A couple of weeks ago, I had the chance to walk down the street to the IFC Center to see director Randy Moore’s film Escape from Tomorrow. It’s not generally my type of movie. I’m not really a fan of horror movies. The promotional materials describe the film as an idyllic family Disney vacation quickly unraveling into a surrealist nightmare of paranoid visions, bizarre encounters, and an obsessive pursuit of a pair of sexy teenage Parisians.

My own thoughts aside, many reviews of the film say that the process is more interesting than the movie itself. Approximately 80 percent of the footage in the film was actually shot in the Disney parks themselves without authorization from Disney. The movie would have been technologically impossible twenty years ago. It was filmed with digital SLR cameras and pocket dictation recorders (allowing the filmmakers to blend in with the non-guerilla-filmmaking visitors). Between shots, the actors consulted scripts loaded onto their smartphones. At one point, a Disney employee even offered to help. Star Roy Abramsohn recalls, “A security guard said, ‘Are you a celebrity? There are people following you around, taking pictures.’ He told me they have a certain protocol for celebrities, for taking them around the park.”
Despite predictions that the film would never be widely released, it appeared in theaters and is available on video-on-demand platforms. Professor Tim Wu at Columbia explains in The New Yorker that Disney wouldn’t be able to stop the film because it falls squarely into fair use. (The article is available here, but really should have spoiler alert on it.) Even though Professor Jay Dougherty at Loyola Law School questions Disney’s opportunities through trademark infringement or trademark dilution, it seems clear that Disney is going to let this film slide in order to avoid the “Streisand Effect.” That is, action by Disney would bring attention to the film, effectively giving it free press attention, which would reflect on Disney, making it look like a multibillion-dollar bully.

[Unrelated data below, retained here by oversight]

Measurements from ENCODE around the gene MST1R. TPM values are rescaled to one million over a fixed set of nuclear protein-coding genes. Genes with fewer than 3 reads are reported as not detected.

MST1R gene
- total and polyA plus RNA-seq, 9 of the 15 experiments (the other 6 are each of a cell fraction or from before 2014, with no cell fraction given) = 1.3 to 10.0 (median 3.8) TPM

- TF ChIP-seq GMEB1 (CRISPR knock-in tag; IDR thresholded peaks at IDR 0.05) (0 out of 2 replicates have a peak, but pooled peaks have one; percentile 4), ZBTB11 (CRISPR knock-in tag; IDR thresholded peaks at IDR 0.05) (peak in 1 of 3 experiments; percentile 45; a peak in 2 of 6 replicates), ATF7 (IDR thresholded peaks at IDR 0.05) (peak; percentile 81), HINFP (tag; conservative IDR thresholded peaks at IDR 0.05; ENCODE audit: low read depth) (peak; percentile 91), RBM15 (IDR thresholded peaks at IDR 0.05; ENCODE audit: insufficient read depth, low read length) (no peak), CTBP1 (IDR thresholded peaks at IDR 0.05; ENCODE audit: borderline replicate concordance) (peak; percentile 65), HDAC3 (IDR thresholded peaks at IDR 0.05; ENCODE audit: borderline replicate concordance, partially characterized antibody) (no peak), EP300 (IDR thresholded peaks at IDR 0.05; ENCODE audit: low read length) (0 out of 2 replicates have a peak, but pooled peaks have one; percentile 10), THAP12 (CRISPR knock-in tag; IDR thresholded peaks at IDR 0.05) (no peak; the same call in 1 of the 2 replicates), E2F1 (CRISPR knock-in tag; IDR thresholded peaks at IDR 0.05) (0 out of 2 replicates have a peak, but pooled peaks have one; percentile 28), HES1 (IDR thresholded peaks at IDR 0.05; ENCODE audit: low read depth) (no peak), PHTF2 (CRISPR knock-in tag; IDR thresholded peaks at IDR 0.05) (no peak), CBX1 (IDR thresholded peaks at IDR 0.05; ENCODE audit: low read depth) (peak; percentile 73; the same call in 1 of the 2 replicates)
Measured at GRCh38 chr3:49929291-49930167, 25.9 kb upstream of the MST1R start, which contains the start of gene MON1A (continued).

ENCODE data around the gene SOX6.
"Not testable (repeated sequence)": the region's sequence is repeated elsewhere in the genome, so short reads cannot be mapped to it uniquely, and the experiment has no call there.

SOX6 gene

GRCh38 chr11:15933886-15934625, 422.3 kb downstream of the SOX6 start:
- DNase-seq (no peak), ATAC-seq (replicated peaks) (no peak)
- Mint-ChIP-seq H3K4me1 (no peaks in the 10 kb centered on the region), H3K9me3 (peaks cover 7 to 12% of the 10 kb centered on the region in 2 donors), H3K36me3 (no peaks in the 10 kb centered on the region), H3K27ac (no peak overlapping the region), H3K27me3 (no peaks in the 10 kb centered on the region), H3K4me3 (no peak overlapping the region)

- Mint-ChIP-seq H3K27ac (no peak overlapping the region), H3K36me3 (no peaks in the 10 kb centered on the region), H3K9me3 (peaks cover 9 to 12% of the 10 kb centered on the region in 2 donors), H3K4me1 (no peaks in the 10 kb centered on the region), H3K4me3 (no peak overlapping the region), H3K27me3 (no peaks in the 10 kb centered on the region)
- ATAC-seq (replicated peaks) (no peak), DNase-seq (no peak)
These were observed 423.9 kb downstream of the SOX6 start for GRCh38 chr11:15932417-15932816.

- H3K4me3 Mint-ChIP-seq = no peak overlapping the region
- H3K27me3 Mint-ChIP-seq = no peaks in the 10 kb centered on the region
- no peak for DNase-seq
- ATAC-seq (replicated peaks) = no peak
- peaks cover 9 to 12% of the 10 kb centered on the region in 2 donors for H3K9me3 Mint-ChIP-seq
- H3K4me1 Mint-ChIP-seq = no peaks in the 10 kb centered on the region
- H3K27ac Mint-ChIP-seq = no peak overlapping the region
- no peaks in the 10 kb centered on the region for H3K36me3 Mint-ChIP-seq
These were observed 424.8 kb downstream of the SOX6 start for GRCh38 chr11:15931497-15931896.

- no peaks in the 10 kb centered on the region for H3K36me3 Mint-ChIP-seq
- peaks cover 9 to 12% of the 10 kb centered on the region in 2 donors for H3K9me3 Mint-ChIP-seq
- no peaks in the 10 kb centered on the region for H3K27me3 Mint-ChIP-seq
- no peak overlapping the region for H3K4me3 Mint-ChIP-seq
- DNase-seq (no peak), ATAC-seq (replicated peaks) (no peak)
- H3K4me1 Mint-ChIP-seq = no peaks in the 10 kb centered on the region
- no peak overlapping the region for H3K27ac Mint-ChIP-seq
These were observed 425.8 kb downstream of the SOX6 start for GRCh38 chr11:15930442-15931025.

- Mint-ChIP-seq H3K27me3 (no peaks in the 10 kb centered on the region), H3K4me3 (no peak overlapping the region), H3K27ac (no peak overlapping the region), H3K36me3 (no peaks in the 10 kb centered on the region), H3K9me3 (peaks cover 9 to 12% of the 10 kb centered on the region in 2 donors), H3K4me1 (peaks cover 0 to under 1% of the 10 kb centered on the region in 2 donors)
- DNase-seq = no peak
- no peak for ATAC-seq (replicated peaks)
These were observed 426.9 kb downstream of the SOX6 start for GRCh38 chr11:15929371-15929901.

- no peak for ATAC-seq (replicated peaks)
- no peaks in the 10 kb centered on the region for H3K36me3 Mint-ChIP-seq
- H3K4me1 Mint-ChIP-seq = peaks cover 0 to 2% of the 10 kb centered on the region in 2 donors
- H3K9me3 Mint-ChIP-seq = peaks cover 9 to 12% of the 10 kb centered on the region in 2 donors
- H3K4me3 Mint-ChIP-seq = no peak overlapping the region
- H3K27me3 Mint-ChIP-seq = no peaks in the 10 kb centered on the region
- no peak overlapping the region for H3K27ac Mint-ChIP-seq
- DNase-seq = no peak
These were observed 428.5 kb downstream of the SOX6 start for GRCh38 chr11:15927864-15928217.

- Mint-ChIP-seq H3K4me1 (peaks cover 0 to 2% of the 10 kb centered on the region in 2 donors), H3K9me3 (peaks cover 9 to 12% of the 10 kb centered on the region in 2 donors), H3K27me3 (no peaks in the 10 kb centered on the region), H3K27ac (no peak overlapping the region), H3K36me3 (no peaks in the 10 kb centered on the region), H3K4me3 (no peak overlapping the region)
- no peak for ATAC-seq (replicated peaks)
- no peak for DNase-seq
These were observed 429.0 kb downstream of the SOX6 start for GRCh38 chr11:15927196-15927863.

(Additionally, for those who want a sense of what its like to have Escape from Tomorrow as a client, Indiewire’s got you covered with a story of the distributor securing E&O Insurance).
But, it’s now clear that Disney faces an “Anti-Streisand Effect” that brings the same result they wanted to avoid. What happens when lack of action becomes the story? Disney’s non-action hasn’t gone unnoticed. Seth Abramovitch at The Hollywood Reporter believes that The Disney Corporation’s resounding “meh” could deflate the buzz surrounding the movie. Others believe that this is a good move, as Disney is refusing to fall for Moore’s trap to gain free publicity. But Mr. Moore is still positioning himself as the cat who escaped the mouse. The film’s website currently has a counter on it that counts the weeks, days, hours, and minutes since release that the filmmakers haven’t been sued.
The film’s website also has information about a contest for fans to upload videos on Vine or Instagram and Mr. Moore will pick the best “Disney experience.” The grand prize? A $500 Disney gift card.
Is Disney between a rock and a hard place? Will Escape from Tomorrow fall into obscurity, or is this a new wave in guerilla filmmaking? Is there another option? I’ll be taking part in the discussion below, and would love to hear any thoughts.
Here’s a picture.
Michael Mietlicki is a J.D. candidate, ’15, at the NYU School of Law.

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